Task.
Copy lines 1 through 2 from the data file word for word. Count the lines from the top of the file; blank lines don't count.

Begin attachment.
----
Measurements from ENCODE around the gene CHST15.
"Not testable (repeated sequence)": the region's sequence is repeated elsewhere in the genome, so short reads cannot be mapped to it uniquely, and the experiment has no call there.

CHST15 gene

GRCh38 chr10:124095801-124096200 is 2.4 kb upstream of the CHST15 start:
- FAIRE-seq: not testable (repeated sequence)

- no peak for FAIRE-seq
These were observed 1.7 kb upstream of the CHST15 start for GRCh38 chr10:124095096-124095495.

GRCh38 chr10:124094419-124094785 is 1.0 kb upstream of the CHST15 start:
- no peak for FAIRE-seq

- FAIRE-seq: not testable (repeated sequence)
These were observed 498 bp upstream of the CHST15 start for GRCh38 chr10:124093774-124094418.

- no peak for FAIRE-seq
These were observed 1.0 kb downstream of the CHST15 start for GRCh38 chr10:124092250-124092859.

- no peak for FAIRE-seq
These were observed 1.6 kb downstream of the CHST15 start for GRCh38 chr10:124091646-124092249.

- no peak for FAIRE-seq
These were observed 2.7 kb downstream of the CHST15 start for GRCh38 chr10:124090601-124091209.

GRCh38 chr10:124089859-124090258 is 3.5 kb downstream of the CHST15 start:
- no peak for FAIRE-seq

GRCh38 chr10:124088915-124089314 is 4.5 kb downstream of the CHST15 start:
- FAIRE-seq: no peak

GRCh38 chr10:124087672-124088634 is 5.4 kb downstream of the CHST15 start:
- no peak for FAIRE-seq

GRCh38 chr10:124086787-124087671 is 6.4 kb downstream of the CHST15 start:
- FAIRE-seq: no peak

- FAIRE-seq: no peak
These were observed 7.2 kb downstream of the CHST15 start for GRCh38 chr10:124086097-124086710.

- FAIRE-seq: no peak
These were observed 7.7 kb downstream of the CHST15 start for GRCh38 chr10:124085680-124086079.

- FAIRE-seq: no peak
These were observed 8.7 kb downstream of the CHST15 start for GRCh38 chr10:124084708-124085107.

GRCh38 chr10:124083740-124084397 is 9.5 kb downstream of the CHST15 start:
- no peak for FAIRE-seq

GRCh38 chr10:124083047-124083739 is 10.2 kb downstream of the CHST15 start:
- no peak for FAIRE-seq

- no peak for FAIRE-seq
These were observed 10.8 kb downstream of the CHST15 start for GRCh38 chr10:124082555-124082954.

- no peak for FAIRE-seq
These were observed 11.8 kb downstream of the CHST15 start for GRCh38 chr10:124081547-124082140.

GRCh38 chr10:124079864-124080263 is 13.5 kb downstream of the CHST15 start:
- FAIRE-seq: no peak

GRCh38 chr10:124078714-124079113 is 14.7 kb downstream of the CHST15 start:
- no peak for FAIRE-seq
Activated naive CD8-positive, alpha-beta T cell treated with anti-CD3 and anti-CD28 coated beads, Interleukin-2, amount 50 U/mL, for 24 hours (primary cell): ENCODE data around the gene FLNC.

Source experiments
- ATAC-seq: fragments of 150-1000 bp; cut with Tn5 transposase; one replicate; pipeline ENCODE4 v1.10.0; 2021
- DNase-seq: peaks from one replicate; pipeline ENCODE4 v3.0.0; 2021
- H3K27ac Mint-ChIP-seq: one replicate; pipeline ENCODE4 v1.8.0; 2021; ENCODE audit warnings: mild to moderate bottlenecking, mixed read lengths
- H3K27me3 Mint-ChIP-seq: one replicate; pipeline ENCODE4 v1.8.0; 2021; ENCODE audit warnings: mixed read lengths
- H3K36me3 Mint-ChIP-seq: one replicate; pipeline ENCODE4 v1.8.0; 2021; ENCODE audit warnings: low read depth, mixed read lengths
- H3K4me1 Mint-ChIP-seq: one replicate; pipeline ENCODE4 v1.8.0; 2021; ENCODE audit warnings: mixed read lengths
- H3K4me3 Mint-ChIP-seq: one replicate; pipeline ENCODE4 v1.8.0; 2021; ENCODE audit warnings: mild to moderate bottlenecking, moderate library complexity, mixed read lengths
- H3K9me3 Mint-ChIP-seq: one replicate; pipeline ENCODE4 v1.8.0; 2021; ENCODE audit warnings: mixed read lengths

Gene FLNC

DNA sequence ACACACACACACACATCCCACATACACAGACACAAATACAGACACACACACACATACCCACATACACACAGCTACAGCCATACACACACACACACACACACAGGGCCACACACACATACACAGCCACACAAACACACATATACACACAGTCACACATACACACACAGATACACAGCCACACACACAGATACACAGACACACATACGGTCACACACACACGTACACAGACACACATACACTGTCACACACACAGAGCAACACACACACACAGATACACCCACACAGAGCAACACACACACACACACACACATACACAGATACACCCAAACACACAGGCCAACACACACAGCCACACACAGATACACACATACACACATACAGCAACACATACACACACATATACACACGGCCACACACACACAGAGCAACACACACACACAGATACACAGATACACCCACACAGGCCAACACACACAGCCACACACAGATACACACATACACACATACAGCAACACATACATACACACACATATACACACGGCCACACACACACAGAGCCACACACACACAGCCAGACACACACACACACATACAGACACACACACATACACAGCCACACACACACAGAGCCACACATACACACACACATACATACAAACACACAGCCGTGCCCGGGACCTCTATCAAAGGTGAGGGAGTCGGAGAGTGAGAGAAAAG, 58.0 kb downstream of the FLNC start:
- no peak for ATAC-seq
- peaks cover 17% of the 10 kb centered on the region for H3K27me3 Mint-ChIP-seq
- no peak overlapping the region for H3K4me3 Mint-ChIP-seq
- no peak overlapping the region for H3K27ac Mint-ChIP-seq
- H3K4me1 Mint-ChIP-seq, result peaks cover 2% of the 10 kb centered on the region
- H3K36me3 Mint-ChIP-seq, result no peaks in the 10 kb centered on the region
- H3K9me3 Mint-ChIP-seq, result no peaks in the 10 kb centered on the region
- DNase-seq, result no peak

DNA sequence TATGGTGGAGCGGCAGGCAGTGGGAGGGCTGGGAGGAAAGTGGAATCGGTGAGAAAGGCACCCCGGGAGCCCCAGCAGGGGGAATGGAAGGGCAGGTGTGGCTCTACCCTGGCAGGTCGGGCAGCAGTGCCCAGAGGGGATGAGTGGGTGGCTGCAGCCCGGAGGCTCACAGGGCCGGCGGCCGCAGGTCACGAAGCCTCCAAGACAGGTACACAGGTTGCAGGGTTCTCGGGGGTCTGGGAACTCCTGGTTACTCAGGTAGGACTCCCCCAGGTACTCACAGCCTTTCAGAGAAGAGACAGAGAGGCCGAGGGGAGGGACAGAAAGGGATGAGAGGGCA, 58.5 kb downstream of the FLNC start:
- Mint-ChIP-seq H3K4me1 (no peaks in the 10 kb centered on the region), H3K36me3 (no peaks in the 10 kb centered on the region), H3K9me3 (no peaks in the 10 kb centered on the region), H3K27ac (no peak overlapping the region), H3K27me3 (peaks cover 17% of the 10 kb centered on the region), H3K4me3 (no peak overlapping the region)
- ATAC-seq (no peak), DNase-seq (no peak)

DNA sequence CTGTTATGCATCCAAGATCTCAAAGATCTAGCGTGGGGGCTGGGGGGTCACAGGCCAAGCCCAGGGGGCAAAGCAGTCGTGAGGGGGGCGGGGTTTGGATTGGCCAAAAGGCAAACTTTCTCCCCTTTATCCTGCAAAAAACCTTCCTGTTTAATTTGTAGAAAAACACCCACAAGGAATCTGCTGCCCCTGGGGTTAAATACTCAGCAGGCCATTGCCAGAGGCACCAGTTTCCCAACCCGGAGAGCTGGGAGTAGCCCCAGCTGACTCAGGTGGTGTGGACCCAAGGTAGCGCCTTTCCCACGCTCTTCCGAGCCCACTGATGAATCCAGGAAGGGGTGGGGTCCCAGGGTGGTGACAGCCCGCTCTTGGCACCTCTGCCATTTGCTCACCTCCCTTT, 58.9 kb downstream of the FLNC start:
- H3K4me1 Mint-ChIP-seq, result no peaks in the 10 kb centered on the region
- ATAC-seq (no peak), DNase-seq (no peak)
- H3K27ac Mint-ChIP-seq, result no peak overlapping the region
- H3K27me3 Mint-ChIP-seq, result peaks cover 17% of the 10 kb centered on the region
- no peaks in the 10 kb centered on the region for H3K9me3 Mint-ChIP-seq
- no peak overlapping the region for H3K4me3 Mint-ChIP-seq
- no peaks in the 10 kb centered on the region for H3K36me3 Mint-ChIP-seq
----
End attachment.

Measurements from ENCODE around the gene CHST15.
"Not testable (repeated sequence)": the region's sequence is repeated elsewhere in the genome, so short reads cannot be mapped to it uniquely, and the experiment has no call there.